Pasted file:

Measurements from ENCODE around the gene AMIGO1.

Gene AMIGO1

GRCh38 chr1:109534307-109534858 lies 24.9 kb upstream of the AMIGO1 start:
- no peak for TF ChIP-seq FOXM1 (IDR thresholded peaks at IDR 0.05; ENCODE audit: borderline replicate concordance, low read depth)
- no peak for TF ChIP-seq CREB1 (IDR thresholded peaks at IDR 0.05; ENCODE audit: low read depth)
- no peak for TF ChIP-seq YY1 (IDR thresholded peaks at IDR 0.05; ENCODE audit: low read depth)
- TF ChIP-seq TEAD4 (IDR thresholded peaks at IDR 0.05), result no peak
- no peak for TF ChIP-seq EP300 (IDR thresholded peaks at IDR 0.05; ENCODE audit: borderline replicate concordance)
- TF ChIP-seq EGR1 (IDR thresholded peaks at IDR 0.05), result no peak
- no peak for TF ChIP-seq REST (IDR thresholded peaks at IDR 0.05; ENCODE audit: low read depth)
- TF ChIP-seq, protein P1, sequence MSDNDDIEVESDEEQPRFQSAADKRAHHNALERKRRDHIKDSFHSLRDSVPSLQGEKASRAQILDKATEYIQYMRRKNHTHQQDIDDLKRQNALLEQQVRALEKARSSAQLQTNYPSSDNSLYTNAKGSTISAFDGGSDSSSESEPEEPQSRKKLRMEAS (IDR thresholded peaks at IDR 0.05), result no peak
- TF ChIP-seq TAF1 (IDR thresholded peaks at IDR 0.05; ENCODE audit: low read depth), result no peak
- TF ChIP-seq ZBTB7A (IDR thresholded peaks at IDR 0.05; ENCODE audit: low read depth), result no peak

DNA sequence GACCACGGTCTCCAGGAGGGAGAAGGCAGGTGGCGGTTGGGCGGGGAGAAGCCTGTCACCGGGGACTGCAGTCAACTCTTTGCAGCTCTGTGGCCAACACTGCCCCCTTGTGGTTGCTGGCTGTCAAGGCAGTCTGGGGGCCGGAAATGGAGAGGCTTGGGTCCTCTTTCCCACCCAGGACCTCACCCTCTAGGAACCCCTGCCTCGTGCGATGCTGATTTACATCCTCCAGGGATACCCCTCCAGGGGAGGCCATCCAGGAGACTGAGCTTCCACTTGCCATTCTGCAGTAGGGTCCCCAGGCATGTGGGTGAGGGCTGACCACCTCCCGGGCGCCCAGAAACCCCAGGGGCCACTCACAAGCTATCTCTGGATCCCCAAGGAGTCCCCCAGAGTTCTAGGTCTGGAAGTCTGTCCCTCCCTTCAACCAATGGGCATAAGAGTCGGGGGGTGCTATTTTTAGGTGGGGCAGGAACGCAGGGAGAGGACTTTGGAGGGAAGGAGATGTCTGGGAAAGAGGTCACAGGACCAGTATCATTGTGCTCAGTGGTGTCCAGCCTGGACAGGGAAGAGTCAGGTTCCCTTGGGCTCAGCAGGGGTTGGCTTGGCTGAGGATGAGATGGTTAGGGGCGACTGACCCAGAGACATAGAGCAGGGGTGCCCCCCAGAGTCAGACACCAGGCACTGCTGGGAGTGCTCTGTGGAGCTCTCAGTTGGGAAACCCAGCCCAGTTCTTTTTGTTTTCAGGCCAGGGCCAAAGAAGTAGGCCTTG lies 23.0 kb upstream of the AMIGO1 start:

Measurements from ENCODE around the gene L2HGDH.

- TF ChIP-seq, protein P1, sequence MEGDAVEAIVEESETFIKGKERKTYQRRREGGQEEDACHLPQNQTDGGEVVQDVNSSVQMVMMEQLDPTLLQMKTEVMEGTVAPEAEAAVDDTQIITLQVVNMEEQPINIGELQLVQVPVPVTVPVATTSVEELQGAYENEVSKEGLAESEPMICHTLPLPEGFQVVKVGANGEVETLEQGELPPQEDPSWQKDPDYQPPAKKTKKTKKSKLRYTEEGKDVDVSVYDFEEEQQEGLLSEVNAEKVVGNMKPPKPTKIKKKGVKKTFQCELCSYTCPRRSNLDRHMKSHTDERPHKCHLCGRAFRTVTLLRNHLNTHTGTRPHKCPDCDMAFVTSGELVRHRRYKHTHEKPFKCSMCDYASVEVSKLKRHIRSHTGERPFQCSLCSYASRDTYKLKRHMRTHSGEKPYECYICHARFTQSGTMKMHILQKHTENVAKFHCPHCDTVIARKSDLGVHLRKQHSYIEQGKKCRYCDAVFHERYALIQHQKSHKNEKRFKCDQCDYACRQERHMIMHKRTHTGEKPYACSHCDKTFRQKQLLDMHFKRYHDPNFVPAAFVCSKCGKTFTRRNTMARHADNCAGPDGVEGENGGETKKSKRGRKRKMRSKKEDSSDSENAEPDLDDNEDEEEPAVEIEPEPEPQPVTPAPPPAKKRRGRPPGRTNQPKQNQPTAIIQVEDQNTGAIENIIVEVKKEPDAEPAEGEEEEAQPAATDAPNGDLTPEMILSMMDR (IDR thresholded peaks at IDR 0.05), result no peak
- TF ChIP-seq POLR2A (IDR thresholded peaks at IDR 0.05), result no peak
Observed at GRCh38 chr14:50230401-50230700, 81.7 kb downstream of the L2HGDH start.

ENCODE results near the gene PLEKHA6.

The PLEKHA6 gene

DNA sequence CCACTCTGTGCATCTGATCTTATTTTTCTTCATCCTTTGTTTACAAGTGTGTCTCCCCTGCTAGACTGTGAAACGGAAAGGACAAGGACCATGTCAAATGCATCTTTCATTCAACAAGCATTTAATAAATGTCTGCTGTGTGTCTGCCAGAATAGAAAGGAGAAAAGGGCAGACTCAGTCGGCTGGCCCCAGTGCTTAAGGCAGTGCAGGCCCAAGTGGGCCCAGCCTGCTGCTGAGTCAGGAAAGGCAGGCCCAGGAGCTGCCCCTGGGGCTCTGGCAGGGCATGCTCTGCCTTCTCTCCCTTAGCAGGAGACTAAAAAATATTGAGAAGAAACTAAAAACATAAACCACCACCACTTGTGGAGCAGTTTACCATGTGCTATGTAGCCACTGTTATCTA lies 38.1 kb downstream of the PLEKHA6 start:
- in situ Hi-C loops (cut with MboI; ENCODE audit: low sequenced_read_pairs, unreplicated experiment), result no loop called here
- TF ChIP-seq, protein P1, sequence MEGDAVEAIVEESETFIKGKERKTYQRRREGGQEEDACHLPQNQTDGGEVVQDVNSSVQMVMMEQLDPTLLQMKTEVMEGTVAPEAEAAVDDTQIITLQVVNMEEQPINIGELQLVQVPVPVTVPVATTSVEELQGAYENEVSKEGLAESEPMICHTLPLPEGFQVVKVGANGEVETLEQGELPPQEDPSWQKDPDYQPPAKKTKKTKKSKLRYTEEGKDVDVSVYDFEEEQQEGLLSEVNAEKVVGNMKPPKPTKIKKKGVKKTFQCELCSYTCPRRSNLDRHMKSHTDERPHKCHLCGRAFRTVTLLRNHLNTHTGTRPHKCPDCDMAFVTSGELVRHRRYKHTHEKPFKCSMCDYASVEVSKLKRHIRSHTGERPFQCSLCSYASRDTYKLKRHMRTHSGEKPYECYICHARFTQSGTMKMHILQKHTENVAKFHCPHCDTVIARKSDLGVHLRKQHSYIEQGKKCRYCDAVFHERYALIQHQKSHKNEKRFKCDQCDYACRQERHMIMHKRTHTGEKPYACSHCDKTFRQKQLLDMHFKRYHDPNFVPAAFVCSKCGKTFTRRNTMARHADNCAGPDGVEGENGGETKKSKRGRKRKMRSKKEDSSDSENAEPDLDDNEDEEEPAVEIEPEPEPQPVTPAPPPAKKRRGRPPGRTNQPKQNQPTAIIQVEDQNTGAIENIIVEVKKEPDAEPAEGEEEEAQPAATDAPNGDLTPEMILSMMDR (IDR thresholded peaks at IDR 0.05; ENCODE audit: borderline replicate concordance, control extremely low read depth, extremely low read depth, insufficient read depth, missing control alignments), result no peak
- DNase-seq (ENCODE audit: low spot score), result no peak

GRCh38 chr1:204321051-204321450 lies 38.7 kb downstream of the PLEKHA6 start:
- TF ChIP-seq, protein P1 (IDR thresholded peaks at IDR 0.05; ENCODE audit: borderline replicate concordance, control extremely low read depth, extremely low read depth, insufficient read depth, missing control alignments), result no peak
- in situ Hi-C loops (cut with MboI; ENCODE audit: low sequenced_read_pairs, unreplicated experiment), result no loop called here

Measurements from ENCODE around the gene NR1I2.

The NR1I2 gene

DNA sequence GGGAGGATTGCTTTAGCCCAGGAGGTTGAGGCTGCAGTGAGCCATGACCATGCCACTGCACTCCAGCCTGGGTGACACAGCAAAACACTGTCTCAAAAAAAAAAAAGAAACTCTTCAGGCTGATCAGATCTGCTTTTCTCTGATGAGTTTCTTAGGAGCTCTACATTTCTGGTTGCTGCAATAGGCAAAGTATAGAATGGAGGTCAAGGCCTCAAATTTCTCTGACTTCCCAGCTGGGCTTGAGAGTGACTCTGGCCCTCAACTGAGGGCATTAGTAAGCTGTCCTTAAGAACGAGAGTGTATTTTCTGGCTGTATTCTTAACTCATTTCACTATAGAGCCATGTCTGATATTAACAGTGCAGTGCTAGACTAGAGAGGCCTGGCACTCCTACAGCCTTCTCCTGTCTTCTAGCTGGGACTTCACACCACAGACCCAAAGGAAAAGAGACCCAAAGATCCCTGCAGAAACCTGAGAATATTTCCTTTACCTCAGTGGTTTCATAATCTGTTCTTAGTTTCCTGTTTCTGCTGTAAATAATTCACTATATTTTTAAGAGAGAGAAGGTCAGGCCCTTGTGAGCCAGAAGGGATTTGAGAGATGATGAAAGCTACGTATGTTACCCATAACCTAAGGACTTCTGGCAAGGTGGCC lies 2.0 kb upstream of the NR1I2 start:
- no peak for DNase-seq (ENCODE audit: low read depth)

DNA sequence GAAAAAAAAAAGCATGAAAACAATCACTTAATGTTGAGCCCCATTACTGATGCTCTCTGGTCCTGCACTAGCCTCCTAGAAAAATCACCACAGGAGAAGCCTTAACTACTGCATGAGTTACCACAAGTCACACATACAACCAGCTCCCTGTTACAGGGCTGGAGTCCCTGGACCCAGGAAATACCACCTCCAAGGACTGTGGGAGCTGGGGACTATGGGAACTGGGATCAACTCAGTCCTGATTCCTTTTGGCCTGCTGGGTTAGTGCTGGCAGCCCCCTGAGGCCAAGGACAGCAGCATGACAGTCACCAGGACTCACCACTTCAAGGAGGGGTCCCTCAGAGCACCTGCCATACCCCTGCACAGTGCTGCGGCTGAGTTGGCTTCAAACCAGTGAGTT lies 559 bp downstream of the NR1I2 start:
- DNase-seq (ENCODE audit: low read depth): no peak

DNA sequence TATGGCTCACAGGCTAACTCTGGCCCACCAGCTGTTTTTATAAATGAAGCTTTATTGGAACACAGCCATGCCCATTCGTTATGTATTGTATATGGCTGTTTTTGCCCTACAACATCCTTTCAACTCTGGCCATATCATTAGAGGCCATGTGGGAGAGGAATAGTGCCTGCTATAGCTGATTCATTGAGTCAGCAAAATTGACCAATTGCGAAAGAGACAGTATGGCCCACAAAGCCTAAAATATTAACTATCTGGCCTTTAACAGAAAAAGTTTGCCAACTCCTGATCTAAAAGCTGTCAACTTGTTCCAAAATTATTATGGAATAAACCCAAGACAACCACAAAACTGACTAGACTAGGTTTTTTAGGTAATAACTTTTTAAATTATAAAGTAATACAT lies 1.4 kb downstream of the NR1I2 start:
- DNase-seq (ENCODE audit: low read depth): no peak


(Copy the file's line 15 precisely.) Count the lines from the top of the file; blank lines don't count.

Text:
Measurements from ENCODE around the gene L2HGDH.